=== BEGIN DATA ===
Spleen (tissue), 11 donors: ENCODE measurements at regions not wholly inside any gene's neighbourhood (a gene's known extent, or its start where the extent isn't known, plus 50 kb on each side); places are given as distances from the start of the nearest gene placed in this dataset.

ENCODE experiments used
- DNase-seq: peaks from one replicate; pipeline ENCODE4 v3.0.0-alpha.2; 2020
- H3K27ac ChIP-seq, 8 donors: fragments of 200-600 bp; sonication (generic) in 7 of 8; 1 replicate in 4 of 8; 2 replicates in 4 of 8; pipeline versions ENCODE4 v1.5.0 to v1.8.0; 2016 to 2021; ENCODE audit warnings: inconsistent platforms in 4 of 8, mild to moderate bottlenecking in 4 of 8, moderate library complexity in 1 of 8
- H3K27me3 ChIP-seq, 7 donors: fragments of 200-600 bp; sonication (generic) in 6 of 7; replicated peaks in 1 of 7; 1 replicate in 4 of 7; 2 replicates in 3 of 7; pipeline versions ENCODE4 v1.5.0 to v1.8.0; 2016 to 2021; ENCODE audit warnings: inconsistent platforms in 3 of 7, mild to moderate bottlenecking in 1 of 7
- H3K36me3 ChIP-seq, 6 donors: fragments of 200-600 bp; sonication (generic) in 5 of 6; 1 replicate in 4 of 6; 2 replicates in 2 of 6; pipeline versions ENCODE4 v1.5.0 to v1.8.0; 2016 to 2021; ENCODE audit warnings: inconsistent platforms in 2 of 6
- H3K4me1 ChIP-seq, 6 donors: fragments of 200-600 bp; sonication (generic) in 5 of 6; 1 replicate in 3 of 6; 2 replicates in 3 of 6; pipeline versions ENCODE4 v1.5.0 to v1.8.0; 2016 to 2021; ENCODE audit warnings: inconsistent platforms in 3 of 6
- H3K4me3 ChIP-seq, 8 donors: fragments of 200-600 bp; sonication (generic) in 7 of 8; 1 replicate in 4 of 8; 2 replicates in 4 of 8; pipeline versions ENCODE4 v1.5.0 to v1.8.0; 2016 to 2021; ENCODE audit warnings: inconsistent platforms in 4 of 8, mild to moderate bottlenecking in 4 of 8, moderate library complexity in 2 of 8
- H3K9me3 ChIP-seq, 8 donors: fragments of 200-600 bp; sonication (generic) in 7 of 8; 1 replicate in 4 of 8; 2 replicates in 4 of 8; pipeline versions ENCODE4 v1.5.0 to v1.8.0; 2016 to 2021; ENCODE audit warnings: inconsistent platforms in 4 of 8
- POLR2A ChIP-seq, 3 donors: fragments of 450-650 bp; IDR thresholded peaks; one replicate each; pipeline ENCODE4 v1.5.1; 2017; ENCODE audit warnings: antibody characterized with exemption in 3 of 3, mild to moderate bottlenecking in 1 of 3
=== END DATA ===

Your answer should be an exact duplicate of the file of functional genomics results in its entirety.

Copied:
Spleen (tissue), 11 donors: ENCODE measurements at regions not wholly inside any gene's neighbourhood (a gene's known extent, or its start where the extent isn't known, plus 50 kb on each side); places are given as distances from the start of the nearest gene placed in this dataset.

ENCODE experiments used
- DNase-seq: peaks from one replicate; pipeline ENCODE4 v3.0.0-alpha.2; 2020
- H3K27ac ChIP-seq, 8 donors: fragments of 200-600 bp; sonication (generic) in 7 of 8; 1 replicate in 4 of 8; 2 replicates in 4 of 8; pipeline versions ENCODE4 v1.5.0 to v1.8.0; 2016 to 2021; ENCODE audit warnings: inconsistent platforms in 4 of 8, mild to moderate bottlenecking in 4 of 8, moderate library complexity in 1 of 8
- H3K27me3 ChIP-seq, 7 donors: fragments of 200-600 bp; sonication (generic) in 6 of 7; replicated peaks in 1 of 7; 1 replicate in 4 of 7; 2 replicates in 3 of 7; pipeline versions ENCODE4 v1.5.0 to v1.8.0; 2016 to 2021; ENCODE audit warnings: inconsistent platforms in 3 of 7, mild to moderate bottlenecking in 1 of 7
- H3K36me3 ChIP-seq, 6 donors: fragments of 200-600 bp; sonication (generic) in 5 of 6; 1 replicate in 4 of 6; 2 replicates in 2 of 6; pipeline versions ENCODE4 v1.5.0 to v1.8.0; 2016 to 2021; ENCODE audit warnings: inconsistent platforms in 2 of 6
- H3K4me1 ChIP-seq, 6 donors: fragments of 200-600 bp; sonication (generic) in 5 of 6; 1 replicate in 3 of 6; 2 replicates in 3 of 6; pipeline versions ENCODE4 v1.5.0 to v1.8.0; 2016 to 2021; ENCODE audit warnings: inconsistent platforms in 3 of 6
- H3K4me3 ChIP-seq, 8 donors: fragments of 200-600 bp; sonication (generic) in 7 of 8; 1 replicate in 4 of 8; 2 replicates in 4 of 8; pipeline versions ENCODE4 v1.5.0 to v1.8.0; 2016 to 2021; ENCODE audit warnings: inconsistent platforms in 4 of 8, mild to moderate bottlenecking in 4 of 8, moderate library complexity in 2 of 8
- H3K9me3 ChIP-seq, 8 donors: fragments of 200-600 bp; sonication (generic) in 7 of 8; 1 replicate in 4 of 8; 2 replicates in 4 of 8; pipeline versions ENCODE4 v1.5.0 to v1.8.0; 2016 to 2021; ENCODE audit warnings: inconsistent platforms in 4 of 8
- POLR2A ChIP-seq, 3 donors: fragments of 450-650 bp; IDR thresholded peaks; one replicate each; pipeline ENCODE4 v1.5.1; 2017; ENCODE audit warnings: antibody characterized with exemption in 3 of 3, mild to moderate bottlenecking in 1 of 3